You've been living in an apartment and are accustomed to calling the landlord to clear any clogged drains. Now you own your own home and keeping the drains flowing freely is your responsibility. Here is what you need to know about drain clogs and the best ways to get the water moving again.
Types of Drain Clogs
Not all drain clogs are the same. How you deal with a clog depends on the type you're facing.
Soft clogs - This clog doesn't compact in the drain and makes the drain run slowly. It is usually found in the bathroom tub and sink and is made up of hair and skin. The clog can sometimes be pulled out bit by bit or forced through with a plunger.
Hard clog - This is the typical kitchen drain clog and occurs when materials stick to the drain pipe and form a complete blockage. The clog can become hard and resistant to a plunger. These clogs must be broken up before they can be removed.
Managing Your Clogged Drains
Bathroom sink, tub and shower - Use a bell plunger on these clogs. This is the standard plunger design that looks like an inverted bowl. The edges of the plunger must seal around the drain opening for it to work effectively. Force the plunger down on the drain then upward quickly to force the clog through or pull the material up out of the drain.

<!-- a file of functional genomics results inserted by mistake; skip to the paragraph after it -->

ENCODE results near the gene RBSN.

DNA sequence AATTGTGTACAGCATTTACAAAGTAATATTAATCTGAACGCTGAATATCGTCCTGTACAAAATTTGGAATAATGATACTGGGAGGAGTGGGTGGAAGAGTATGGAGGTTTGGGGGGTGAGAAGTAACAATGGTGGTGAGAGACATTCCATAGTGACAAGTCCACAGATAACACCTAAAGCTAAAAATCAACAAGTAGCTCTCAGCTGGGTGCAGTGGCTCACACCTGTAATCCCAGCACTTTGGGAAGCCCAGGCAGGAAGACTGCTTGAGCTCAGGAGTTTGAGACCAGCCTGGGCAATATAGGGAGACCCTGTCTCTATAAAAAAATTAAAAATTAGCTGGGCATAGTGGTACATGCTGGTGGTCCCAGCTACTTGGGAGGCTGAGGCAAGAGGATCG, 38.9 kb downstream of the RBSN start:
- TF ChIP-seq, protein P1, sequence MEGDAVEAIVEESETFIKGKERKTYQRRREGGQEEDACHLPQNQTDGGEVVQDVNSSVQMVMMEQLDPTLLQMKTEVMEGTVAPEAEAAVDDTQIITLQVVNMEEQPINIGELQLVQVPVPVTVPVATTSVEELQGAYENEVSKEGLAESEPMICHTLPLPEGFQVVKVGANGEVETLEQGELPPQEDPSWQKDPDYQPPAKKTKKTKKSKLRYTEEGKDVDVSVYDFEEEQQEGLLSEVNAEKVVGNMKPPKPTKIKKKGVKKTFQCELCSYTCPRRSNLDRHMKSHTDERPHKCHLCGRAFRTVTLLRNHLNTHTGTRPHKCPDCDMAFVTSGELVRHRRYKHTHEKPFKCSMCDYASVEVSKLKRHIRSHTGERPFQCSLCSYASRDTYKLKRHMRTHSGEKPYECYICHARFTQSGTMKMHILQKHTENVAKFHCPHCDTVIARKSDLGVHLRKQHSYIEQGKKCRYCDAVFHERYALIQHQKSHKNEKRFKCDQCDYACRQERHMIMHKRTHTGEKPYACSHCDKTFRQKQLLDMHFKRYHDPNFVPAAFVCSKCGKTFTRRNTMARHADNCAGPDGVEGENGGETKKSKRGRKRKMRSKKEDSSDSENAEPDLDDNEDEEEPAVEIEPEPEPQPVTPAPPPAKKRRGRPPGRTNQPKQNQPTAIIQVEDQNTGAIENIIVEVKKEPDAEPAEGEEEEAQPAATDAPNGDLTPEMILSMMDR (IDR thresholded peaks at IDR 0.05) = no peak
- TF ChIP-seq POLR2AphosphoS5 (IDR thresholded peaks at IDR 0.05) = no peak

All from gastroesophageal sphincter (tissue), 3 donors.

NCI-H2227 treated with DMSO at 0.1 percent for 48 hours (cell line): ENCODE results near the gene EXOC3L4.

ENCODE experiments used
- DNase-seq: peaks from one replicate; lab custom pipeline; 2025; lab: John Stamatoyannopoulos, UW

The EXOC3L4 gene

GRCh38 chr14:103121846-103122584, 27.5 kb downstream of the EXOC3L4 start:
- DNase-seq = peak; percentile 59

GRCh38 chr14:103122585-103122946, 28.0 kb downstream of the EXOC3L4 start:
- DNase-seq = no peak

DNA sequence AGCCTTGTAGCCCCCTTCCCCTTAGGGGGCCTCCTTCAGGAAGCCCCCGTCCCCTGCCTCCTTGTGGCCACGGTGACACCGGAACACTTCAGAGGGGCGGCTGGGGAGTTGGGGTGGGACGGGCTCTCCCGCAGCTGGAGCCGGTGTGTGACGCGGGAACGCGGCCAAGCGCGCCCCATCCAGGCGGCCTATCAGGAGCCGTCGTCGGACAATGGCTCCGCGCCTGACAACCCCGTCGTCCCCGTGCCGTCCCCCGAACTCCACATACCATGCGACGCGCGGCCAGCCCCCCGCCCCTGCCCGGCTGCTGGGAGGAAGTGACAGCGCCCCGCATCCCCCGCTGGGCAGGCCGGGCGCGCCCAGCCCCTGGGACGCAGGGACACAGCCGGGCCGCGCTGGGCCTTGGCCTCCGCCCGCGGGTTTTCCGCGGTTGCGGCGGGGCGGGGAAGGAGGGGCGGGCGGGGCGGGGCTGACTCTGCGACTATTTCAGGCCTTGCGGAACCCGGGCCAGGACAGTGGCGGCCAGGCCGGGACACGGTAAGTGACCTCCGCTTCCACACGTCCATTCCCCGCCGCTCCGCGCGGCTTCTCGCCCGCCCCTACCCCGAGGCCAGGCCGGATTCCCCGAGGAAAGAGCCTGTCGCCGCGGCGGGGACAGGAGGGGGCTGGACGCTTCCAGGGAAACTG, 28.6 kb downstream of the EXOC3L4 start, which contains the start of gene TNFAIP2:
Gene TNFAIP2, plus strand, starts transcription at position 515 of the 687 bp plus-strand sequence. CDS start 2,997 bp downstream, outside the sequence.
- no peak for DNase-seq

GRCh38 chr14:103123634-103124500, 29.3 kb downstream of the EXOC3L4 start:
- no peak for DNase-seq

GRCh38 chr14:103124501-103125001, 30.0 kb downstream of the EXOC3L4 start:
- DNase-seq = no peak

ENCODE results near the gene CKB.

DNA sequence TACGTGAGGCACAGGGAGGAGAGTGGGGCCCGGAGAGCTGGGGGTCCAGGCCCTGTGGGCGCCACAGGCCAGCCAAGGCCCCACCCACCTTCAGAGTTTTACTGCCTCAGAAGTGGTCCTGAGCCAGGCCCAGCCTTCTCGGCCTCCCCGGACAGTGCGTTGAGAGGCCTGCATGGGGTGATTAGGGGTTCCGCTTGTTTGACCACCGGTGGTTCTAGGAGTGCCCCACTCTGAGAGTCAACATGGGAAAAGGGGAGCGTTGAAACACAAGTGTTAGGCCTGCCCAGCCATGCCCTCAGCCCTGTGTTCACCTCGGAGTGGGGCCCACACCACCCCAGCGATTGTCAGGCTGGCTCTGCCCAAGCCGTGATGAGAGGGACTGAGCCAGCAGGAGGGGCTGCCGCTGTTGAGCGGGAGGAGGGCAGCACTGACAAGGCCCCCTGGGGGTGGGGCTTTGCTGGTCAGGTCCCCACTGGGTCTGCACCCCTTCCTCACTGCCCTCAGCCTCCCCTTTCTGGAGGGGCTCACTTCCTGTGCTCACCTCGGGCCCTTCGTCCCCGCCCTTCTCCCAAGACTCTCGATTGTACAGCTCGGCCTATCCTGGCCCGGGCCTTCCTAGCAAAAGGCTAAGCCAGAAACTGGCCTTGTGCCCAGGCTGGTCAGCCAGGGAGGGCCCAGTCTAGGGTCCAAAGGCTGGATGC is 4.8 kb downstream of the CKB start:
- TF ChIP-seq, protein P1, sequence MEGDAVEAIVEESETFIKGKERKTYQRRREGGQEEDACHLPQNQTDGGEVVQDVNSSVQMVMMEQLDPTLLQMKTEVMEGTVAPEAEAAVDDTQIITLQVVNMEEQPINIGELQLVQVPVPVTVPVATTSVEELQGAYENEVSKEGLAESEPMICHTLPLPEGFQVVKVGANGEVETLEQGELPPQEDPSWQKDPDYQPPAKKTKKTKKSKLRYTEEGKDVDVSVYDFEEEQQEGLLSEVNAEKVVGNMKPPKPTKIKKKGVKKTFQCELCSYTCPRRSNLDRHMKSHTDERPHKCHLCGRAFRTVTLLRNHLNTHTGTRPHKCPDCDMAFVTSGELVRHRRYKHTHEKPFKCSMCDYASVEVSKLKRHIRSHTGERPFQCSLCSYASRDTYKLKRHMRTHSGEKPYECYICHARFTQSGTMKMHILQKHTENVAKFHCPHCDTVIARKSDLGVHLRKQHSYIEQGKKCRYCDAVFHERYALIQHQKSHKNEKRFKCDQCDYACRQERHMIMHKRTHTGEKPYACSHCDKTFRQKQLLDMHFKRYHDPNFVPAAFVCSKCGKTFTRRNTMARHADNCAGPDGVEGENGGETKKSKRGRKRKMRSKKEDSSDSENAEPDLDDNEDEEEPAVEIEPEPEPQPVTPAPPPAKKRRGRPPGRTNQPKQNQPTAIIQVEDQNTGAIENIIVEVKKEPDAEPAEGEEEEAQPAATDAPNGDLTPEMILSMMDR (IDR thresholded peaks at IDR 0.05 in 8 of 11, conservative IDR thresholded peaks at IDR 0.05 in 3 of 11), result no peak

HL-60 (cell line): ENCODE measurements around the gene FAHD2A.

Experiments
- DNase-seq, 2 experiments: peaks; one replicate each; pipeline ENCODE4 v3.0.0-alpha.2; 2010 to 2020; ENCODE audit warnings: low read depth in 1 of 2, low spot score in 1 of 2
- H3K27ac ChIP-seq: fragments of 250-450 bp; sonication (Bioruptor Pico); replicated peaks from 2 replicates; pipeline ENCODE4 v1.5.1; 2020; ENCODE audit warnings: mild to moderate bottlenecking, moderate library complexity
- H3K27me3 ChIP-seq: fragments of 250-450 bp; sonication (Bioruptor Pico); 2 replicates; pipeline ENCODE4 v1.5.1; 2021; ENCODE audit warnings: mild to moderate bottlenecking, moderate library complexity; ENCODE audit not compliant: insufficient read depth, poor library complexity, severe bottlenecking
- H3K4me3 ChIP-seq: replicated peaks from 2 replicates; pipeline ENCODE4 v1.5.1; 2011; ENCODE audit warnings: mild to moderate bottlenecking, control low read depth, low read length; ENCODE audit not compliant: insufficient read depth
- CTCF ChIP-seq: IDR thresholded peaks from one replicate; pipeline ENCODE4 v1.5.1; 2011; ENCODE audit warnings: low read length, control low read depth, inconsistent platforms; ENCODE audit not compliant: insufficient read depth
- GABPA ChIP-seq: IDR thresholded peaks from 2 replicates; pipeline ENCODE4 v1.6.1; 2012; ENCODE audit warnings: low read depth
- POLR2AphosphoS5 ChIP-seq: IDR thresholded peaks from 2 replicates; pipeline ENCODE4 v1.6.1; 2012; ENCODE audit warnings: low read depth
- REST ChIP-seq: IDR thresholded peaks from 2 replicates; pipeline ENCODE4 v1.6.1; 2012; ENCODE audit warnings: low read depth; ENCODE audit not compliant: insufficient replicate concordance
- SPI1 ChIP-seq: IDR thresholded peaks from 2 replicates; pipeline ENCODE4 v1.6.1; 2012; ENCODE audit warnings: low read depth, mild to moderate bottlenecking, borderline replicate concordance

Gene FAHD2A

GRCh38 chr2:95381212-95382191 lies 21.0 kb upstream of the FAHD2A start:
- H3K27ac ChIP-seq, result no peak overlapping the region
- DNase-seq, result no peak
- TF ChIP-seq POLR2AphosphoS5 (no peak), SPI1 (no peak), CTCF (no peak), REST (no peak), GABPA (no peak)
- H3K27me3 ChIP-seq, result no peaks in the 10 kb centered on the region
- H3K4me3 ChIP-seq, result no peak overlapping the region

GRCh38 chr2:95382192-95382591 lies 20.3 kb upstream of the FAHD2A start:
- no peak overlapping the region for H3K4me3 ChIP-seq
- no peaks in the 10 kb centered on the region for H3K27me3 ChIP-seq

Toilet - You need a flange plunger for this clog. This plunger has a soft rubber flap that rests down inside of the toilet drain to create a seal. Pump the plunger up and down several times to loosen the clog. If the toilet has been clogged for several days, have a plumber like those at Bryco Plumbing come to your home. The clog may have hardened and the plumber will need to use a snake to clear the clog.
Kitchen sinks - If you use a plunger on a kitchen drain soon after it clogs, you may be able to clear it up yourself. Once the drain becomes blocked completely, using a plunger may only compact the clog even more. You'll then need a drain cleaning service to break up the clog and get your drain flowing again.
Be Careful When Using Other Drain Cleaning Methods
Chemicals - These are usually caustic and can burn your skin and eyes should they get splashed on you. They must be used very carefully if the sink has standing water. If you try using a chemical drain cleaner, only do so for one use. If the clog doesn't budge, have a plumber clear the drain.
Plumber's snake - This coiled device is fed down into the drain to break up a hard clog. If used incorrectly, you could force the snake through the side of a pipe, causing an even more serious, and expensive, problem. Let a drain specialist use this tool for cleaning a drain in your home.